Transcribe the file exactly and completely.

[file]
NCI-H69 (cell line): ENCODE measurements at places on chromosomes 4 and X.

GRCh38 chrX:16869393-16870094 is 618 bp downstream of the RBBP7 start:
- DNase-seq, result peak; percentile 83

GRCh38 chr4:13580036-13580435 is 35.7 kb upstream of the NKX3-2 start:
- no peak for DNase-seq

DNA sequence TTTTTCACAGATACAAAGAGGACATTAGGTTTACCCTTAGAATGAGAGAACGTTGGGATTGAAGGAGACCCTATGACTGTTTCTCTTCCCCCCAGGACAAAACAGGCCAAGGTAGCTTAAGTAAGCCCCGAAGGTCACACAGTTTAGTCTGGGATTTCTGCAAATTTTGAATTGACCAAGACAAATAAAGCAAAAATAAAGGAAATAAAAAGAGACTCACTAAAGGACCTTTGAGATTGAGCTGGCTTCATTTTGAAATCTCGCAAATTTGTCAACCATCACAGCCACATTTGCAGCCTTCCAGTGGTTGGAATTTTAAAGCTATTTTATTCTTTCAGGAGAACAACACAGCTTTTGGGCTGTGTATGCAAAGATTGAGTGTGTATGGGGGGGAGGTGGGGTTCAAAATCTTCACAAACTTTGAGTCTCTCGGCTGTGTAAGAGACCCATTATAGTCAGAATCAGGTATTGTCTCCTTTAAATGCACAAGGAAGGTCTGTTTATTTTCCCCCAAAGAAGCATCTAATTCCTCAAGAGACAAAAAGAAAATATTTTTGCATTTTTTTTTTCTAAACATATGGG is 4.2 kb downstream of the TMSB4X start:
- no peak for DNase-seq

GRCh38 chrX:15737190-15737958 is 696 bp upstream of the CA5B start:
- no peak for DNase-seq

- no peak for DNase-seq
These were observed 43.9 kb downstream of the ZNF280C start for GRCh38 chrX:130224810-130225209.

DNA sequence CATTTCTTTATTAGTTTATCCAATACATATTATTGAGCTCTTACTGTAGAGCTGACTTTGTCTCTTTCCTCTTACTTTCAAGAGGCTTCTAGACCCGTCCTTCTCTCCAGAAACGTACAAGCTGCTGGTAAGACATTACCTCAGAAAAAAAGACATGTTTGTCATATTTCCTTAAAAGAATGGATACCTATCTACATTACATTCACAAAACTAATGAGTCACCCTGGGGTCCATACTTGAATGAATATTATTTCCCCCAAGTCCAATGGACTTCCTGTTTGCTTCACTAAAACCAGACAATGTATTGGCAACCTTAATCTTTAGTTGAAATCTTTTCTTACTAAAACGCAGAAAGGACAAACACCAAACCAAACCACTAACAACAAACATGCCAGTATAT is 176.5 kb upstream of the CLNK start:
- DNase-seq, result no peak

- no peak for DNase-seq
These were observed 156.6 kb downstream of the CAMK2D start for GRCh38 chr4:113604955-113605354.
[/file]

NCI-H69 (cell line): ENCODE measurements at places on chromosomes 4 and X.

GRCh38 chrX:16869393-16870094 is 618 bp downstream of the RBBP7 start:
- DNase-seq, result peak; percentile 83

GRCh38 chr4:13580036-13580435 is 35.7 kb upstream of the NKX3-2 start:
- no peak for DNase-seq

DNA sequence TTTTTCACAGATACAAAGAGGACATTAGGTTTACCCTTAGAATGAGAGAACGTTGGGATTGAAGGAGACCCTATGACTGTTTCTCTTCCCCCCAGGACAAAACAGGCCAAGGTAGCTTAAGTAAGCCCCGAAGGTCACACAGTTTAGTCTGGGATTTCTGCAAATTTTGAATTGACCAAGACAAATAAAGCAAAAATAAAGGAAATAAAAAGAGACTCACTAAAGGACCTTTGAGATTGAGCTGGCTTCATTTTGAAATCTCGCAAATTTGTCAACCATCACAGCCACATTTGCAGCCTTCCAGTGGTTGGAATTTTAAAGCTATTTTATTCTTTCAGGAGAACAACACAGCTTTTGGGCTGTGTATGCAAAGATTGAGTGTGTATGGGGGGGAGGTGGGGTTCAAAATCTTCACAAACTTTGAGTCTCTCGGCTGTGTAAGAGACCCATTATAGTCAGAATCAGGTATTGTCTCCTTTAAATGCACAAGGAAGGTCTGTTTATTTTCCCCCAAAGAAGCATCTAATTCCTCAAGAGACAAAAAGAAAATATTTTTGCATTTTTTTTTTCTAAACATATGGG is 4.2 kb downstream of the TMSB4X start:
- no peak for DNase-seq

GRCh38 chrX:15737190-15737958 is 696 bp upstream of the CA5B start:
- no peak for DNase-seq

- no peak for DNase-seq
These were observed 43.9 kb downstream of the ZNF280C start for GRCh38 chrX:130224810-130225209.

DNA sequence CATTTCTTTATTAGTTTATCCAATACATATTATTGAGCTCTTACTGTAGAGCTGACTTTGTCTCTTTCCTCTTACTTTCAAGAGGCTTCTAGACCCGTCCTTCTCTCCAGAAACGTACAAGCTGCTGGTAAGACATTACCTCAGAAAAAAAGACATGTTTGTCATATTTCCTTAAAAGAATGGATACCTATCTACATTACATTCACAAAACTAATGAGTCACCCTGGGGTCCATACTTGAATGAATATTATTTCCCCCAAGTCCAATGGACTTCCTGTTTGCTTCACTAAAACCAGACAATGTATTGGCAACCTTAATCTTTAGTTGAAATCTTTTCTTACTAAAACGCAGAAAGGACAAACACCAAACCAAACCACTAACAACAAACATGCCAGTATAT is 176.5 kb upstream of the CLNK start:
- DNase-seq, result no peak

- no peak for DNase-seq
These were observed 156.6 kb downstream of the CAMK2D start for GRCh38 chr4:113604955-113605354.